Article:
The rest of the supporting cast is like a hearty trail mix: you get some delicious nuggets of greatness, followed by a few raisins here and there (apology to raisin lovers). Sean Pertwee's performance as Alfred Pennyworth is superb, and definitely grew on me throughout. You can really see him protect and care for young Master Bruce, but at the same time lacks that motherly touch. We're so used to seeing the kind old British butler in the other Batman properties, that to see the version of Alfred who's a former Marine is kind of shocking at first.
Mazouz's portrayal of a young Bruce Wayne is very well-done, for he comes across as a bit cold and unlike other kids his age. Even Camren Bicondova as sassy Selina Kyle is entertaining, and there is definitely chemistry between her and Bruce which will most likely blossom throughout the rest of the season and beyond. The twist of Kyle being the only witness to the Wayne murders helps further change what we think we already know about Batman's origins, keeping things interesting and the audience constantly on its toes.
Rival mob boss Salvatore Maroni (David Zayas) feels somewhere in between likeable and tiresome. While I've enjoyed Zayas' performance in other shows (Oz, Dexter), he comes across as a little too lighthearted as a mafia don. Maroni may be easily manipulated, but he's also biting off more than he can chew trying to take on Falcone directly.
And then there's the raisins. Edward Nygma (Cory Michael Smith) is one of the biggest hiccups of the series. While the writers try and make him seem like a darker Sheldon Cooper from The Big Bang Theory, he comes across as very annoying and too on-the-nose with all the riddles. We get it, he's the Riddler. Then there's Barbara Kean (Erin Richards), Gordon's nosy fiancée with a lesbian past with Renee Montoya (Victoria Cartegena). The only reason I mention the lesbian past is because the writers keep bringing it up, and I guess FOX is shooting for big numbers during sweeps week by showing Barbara and Renee in bed together. Lesbian nonsense aside, Barbara is more of a nuisance for Gordon than a love interest, constantly thrusting herself into unnecessary danger while blaming Gordon for her mistakes. Her logic and choices makes me want to pull my hair out, and hope that someone puts a bullet in her.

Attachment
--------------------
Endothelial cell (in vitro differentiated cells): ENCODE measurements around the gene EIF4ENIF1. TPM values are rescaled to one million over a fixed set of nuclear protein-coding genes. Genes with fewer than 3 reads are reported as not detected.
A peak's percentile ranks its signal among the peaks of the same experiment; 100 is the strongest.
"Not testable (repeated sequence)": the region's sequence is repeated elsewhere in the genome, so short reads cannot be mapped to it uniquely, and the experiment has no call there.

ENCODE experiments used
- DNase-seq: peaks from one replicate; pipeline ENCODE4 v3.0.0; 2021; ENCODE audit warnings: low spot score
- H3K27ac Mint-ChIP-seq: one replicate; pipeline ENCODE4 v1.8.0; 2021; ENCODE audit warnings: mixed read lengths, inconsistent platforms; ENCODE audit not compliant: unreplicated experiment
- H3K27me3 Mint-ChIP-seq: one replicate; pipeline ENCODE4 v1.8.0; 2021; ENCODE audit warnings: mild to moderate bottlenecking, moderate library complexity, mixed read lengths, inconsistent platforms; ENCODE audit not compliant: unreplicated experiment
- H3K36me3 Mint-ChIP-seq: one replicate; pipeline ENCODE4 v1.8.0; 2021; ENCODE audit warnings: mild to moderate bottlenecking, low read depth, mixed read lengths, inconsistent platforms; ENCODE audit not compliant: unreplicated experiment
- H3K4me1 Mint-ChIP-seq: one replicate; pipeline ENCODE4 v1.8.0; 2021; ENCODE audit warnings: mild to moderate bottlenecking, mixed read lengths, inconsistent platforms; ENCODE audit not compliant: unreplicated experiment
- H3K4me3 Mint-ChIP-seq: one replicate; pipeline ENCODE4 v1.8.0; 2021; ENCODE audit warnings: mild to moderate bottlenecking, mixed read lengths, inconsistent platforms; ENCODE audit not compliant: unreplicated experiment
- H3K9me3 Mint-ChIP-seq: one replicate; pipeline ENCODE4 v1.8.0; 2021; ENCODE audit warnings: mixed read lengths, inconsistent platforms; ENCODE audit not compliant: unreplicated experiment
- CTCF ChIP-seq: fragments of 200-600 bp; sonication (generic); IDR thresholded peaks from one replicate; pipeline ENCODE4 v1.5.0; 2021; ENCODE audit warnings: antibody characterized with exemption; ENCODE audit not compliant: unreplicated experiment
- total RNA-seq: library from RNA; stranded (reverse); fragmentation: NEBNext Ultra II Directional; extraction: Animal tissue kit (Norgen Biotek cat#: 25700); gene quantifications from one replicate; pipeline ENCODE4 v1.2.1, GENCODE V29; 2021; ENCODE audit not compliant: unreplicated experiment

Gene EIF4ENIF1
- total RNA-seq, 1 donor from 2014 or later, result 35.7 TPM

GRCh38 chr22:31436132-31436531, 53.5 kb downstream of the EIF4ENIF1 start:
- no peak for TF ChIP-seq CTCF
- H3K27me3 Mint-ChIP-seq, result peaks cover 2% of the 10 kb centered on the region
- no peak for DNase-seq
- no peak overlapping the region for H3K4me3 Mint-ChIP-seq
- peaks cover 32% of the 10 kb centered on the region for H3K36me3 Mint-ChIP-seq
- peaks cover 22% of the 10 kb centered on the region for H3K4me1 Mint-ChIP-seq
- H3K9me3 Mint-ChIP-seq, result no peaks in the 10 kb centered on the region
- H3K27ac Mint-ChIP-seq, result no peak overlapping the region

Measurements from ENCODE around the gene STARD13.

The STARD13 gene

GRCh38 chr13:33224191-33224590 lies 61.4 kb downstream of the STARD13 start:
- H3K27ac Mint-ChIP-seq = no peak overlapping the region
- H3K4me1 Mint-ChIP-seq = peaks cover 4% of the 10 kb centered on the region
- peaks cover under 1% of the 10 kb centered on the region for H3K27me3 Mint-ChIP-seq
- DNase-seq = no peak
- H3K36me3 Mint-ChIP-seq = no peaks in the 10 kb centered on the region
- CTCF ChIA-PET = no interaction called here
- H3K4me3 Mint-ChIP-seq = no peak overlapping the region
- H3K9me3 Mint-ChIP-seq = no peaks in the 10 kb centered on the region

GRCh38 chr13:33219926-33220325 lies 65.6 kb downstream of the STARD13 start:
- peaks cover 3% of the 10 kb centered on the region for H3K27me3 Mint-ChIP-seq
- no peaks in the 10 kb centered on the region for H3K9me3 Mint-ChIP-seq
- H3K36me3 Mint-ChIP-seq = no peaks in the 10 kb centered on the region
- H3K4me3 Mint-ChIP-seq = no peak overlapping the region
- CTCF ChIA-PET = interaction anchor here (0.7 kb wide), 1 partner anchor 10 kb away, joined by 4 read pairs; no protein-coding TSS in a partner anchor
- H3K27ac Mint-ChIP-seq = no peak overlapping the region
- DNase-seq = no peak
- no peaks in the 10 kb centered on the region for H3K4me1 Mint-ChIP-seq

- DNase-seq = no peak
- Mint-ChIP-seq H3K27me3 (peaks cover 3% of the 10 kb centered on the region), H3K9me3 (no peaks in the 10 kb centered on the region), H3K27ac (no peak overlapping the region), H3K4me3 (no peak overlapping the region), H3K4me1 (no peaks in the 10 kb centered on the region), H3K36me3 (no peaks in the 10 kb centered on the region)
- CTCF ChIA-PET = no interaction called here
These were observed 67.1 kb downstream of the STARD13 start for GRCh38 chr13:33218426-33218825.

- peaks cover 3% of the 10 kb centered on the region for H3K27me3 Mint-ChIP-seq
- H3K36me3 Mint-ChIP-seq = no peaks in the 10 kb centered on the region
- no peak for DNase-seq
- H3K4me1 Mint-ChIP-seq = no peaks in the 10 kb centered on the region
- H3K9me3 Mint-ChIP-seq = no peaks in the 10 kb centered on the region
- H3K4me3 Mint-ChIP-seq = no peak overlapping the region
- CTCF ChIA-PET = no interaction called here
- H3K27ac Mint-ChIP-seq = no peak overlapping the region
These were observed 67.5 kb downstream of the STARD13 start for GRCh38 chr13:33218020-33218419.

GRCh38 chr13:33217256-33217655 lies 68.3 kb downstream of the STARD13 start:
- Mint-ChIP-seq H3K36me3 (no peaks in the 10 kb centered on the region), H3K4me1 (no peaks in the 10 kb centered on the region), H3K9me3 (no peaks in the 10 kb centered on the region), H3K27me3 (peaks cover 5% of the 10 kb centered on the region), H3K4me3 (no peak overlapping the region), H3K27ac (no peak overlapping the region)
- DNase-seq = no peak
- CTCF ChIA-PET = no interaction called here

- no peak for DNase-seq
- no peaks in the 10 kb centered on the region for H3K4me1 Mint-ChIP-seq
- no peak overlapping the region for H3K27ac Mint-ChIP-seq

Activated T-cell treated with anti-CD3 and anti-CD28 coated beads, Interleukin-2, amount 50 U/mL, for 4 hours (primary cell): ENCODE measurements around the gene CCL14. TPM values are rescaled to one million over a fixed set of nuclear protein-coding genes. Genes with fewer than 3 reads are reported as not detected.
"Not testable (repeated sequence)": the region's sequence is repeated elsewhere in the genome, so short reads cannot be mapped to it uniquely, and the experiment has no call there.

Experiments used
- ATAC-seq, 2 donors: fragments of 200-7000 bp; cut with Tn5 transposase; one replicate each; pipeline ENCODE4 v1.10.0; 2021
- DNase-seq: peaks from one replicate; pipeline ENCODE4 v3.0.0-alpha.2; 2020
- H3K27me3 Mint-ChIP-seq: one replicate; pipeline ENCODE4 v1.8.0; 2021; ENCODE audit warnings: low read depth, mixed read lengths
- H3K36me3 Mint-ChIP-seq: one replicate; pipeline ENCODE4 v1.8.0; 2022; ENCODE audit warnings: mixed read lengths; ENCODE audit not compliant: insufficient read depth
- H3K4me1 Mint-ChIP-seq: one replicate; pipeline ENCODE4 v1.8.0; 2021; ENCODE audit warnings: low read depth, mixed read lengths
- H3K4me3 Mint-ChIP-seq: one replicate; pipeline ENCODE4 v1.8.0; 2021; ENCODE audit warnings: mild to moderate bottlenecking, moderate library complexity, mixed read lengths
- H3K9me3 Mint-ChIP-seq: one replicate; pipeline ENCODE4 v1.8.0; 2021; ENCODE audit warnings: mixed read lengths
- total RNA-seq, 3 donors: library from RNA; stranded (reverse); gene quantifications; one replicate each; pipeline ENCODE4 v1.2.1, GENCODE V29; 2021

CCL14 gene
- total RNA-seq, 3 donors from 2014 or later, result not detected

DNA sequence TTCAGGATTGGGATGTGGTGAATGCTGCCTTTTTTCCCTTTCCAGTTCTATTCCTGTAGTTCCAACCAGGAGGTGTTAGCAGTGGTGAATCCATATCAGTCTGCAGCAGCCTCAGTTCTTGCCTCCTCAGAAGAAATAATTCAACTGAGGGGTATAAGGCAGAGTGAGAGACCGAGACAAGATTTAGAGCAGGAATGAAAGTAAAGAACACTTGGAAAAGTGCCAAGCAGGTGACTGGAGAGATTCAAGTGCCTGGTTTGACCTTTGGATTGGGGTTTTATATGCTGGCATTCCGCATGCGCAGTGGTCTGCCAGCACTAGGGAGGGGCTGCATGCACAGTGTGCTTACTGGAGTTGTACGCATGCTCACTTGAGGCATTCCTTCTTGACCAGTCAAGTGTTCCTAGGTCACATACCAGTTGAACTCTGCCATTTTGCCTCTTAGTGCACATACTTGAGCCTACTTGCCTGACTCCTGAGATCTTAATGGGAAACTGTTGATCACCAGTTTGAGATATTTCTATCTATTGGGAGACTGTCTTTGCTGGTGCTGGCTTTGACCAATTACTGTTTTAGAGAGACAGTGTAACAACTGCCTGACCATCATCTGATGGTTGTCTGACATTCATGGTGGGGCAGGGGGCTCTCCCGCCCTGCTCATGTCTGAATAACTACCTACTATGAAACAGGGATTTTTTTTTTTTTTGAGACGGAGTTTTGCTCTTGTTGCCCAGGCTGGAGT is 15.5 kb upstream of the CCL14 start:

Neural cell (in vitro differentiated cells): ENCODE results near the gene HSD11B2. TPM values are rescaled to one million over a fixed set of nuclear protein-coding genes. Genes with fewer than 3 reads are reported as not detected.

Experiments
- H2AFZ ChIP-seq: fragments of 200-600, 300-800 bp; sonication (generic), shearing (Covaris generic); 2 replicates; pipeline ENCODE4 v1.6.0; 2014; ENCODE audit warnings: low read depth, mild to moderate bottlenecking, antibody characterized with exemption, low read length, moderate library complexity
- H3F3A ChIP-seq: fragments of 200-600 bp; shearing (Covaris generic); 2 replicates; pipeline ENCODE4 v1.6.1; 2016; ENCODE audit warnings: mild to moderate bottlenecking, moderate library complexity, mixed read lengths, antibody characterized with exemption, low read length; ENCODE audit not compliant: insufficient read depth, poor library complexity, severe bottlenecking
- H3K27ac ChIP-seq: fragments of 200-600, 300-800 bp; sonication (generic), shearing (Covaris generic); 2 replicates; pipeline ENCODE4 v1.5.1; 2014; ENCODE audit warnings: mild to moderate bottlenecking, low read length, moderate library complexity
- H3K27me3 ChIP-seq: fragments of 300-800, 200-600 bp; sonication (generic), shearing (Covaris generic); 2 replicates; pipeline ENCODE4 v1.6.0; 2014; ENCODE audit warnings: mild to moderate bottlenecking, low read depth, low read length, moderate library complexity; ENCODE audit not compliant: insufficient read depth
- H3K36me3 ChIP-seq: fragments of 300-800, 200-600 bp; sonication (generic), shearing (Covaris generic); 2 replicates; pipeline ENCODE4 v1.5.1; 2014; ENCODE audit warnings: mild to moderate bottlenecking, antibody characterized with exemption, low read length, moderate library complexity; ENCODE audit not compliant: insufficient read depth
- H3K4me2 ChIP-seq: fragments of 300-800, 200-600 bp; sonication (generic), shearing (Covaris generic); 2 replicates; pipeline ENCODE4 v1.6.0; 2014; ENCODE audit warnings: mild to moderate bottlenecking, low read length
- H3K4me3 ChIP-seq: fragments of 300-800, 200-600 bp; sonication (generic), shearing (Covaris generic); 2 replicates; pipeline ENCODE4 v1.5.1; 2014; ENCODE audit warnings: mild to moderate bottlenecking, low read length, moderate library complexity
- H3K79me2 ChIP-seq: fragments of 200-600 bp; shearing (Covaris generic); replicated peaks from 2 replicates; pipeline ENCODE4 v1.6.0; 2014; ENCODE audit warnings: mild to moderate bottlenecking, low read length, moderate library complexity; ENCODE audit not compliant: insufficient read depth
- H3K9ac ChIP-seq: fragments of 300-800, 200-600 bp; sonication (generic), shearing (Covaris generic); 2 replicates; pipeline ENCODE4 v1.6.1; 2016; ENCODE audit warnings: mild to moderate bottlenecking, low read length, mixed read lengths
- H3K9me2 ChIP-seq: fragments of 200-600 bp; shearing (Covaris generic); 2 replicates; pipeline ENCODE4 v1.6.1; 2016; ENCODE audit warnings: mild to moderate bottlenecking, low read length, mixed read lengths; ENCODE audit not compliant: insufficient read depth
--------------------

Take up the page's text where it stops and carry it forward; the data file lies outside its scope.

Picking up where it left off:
While the show has so far set up a few great storylines in the first ten episodes, there's definitely some room for improvement. There has been a heavy helping of fan service with the introduction of Victor Zsasz, Harvey Dent, and Crispus Allen, but the writers should be wary of oversaturation of all of Gotham's worst of the worst. Let the characters evolve and breathe, and take some detours of how the characters get from point A to point B. Their names alone inform us of their final destination, but seeing a new take on how they get there is what makes us watch in the first place.
With the midseason finale focusing on the fall of Gordon and teasing what lurks in Arkham Asylum next year, this offers the opportunity of a revolving door of known and lesser-known villains. My only hope is they don't introduce Harley Quinn right away. Speaking of clowns, it's great that they've been throwing a few Joker red herrings here and there, and I hope they keep it that way. Why rush to introduce the Clown Prince of Crime when there are so many other fascinating characters to cover? At the rate the show is progressing, I doubt we'll ever see Batman don the cowl and utility belt. Nor should we, because it isn't about Batman, it's about the rise of James Gordon and the transformation of Gotham from a city plagued by crime to a city plagued by…less crime by the time Batman does arrive on the scene.
Bottom-line, it's an entertaining show and a great addition to the steadily growing comic book queue of Agents of S.H.I.E.L.D., The Walking Dead, Arrow, and The Flash. I would have included Constantine, but I haven't seen it yet and from what I've heard, it has very mixed reviews. If you like drama, action, humor, and a tremendous cast of characters, Gotham is definitely worth watching. Now's the time to catch-up before it returns to FOX early next year.